I had a positive, affirming experience with you during the assessment process. The neurodiversity letter that you provided did not align with that experience. I found the strict medical-model focus on the negative symptoms of autism to be jarring. As a fellow autistic colleague and therapist, I have a few suggestions:
1. Your neurodiversity letter can be an opportunity to educate recipients (colleges, jobs, etc.) about a neurodiverse lens. Your letter can contain the negative symptoms AND education about neurodiversity, which includes positive aspects of autism/ADHD. I would be extremely hesitant to show this letter as it exists to any employer, education setting, etc.
If the above suggestion is inappropriate due to a specific format/jargon needing to be used for these letters, then I recommend the following:
1. Prepare your client by informing them in your email why your letter is written in a medical model (versus the neurodiversity approach you promote).
2. Inform your client that your neurodiversity letter is not a full or accurate representation of who they are and include attached handouts about autism and ADHD from a neurodiverse perspective (explaining the negative, neutral, and positive characteristics of autism).
3. Inform your client that the traits listed in your neurodiversity letter and ones commonly associated with those diagnoses, not ones that are specific to them. I suspect your neurodiversity letter is a form letter because mine included symptoms that we both agreed do not apply to me. Again, I understand why this may be necessary in your field, but the client needs to be informed of this.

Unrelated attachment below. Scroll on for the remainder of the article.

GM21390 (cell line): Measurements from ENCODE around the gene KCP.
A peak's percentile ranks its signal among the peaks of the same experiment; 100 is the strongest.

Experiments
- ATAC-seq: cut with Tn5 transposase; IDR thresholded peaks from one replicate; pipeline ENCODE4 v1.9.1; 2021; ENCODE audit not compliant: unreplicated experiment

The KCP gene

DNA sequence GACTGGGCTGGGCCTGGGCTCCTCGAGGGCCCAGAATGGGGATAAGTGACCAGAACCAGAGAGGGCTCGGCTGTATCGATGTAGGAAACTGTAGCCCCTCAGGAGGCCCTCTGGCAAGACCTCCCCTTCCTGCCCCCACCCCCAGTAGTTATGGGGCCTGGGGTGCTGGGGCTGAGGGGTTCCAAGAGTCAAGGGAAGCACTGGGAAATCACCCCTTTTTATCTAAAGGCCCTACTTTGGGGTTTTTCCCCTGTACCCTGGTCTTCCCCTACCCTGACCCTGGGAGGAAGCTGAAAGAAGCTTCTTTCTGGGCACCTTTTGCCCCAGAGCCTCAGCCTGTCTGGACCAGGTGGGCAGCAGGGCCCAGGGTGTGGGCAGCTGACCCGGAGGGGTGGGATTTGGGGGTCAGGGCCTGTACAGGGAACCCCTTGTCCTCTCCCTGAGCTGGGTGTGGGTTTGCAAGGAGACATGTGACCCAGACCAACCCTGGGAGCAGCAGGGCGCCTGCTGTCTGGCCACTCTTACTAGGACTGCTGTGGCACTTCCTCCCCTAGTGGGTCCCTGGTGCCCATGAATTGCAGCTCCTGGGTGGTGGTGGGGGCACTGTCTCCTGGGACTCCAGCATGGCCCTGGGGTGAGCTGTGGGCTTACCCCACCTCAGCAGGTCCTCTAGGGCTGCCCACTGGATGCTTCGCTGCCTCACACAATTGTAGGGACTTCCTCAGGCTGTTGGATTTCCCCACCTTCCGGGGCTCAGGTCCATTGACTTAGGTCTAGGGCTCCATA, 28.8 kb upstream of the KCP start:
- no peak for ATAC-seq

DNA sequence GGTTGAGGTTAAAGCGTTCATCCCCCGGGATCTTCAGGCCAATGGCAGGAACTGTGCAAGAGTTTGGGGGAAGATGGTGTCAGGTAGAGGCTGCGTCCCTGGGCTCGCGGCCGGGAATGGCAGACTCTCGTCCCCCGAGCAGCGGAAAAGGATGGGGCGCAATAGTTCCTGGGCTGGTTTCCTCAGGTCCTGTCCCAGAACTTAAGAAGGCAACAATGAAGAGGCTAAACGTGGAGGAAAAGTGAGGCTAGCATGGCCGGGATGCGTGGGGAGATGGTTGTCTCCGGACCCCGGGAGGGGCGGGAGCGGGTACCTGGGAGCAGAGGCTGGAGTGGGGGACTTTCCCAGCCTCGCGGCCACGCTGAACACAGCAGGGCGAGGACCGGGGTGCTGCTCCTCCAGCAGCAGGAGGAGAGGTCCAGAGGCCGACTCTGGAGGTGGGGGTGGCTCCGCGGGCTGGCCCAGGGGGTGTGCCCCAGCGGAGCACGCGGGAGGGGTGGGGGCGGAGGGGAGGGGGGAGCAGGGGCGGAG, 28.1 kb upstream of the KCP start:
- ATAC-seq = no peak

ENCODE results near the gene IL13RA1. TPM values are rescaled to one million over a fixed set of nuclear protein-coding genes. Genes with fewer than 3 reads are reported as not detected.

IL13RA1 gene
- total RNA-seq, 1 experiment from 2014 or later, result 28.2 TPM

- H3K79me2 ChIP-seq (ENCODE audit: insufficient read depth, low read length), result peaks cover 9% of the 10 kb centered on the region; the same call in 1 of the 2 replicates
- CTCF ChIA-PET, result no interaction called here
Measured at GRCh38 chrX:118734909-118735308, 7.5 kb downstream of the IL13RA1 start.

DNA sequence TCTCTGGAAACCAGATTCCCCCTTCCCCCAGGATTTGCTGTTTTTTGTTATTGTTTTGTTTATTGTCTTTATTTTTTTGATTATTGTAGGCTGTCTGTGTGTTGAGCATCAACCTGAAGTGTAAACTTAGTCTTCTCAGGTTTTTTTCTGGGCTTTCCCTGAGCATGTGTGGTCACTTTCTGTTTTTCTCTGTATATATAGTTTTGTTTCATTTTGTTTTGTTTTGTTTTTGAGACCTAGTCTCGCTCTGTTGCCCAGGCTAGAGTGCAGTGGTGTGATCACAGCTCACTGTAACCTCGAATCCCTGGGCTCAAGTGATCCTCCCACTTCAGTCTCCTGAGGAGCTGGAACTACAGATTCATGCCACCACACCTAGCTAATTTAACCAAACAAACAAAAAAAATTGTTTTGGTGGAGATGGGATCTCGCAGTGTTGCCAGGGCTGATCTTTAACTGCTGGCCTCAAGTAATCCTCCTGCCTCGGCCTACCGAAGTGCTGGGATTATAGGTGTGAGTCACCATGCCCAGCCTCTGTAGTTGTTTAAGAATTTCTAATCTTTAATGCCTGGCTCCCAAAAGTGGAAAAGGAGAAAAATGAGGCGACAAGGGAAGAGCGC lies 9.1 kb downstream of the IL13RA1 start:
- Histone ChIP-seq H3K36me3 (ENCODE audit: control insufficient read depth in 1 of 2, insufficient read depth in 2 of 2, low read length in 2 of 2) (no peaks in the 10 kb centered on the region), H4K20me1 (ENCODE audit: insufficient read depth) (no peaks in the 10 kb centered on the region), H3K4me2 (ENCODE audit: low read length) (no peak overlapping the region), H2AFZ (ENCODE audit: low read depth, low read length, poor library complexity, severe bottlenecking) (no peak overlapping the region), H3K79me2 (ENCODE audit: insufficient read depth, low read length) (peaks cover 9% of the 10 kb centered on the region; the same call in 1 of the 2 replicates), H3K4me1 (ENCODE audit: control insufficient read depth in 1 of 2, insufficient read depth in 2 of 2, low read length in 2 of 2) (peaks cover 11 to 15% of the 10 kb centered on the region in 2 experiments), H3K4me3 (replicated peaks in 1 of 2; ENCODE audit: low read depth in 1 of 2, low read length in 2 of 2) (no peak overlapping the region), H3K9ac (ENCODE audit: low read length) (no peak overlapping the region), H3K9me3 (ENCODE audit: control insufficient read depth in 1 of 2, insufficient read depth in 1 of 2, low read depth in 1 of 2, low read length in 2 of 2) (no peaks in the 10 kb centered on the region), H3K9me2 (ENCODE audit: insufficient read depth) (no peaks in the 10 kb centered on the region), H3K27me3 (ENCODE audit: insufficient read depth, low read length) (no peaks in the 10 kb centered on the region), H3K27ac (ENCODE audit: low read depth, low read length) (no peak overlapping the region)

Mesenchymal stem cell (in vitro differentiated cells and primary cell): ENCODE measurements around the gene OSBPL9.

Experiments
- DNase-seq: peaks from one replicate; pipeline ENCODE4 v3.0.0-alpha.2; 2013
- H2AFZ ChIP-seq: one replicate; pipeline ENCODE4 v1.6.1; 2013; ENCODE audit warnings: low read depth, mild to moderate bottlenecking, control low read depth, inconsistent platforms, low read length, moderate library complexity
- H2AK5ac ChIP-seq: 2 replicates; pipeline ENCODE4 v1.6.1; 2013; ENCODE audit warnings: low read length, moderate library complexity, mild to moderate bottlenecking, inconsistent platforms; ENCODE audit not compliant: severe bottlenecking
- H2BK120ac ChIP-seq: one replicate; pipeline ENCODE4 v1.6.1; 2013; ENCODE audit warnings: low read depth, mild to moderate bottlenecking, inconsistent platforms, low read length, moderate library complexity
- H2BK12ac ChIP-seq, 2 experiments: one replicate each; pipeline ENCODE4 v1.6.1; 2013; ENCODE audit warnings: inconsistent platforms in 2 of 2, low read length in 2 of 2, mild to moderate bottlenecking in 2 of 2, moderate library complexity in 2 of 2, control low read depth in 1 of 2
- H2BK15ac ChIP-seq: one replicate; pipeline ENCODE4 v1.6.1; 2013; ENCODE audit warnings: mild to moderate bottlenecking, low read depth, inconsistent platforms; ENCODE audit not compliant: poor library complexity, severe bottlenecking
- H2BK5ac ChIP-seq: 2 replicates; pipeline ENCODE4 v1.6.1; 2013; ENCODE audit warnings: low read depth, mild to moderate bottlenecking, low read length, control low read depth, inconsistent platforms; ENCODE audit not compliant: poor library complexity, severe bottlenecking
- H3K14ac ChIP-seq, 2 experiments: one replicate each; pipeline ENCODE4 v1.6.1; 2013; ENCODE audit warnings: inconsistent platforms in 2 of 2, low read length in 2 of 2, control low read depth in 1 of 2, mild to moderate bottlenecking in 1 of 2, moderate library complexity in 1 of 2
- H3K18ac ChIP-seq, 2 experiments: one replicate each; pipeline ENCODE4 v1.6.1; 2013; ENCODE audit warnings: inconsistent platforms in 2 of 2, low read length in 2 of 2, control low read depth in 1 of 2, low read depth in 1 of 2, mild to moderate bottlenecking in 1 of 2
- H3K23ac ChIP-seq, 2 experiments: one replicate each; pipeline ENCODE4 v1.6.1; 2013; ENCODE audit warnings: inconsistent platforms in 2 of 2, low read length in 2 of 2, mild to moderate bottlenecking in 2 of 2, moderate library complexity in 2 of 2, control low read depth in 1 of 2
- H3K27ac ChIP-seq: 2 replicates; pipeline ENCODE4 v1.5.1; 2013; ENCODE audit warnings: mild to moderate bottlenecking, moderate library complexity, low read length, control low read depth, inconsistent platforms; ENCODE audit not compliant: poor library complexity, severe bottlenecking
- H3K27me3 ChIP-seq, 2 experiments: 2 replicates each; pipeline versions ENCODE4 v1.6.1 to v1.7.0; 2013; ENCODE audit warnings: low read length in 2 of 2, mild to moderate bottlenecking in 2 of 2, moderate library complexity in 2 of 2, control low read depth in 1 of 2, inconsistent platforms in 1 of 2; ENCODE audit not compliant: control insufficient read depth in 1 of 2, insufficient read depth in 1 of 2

I took the time to write these to you because my experience with you is that you genuinely care and want positive, affirming experiences for your clients. I felt like you would have the capacity to hear my suggestions and initiate change. Please let me know if you intend to incorporate these suggestions in the future. You are the primary person I refer my autistic clients to for diagnosis, but I would not want them to have the experience that I had.
I sent the letter just before the busy holiday season. The psychologist has not had a chance to respond. I want to be clear, this essay is NOT about the psychologist. The psychologist is not the villain who needs to be attacked or brought down.
The villains here are the standards and norms of the mental health field. The standards that produce a letter such as this one. The medical model that reduces autistics to mere negative traits.
I share this personal experience for three reasons:
We need to change how autistics are assessed and diagnosed, including the formal paperwork.
We need to expand the conversation on autism so that the mental health field accurately understands autism (you can read more about this in my essay Autistic Adults Deserve Better from the Mental Health Field).
We need to advocate for change where we can. For me, that meant emailing the psychologist with my suggestions. I share my letter here so that others may have an example of how to address concerns with their mental health providers.
I hope that with time, no autistic will ever have to receive a letter like this again.
Thank you for reading. If you’d like to read more, sign up for my FUNletter. If you would like to explore your autistic identity with an autistic therapist, you can learn more about my therapy services here.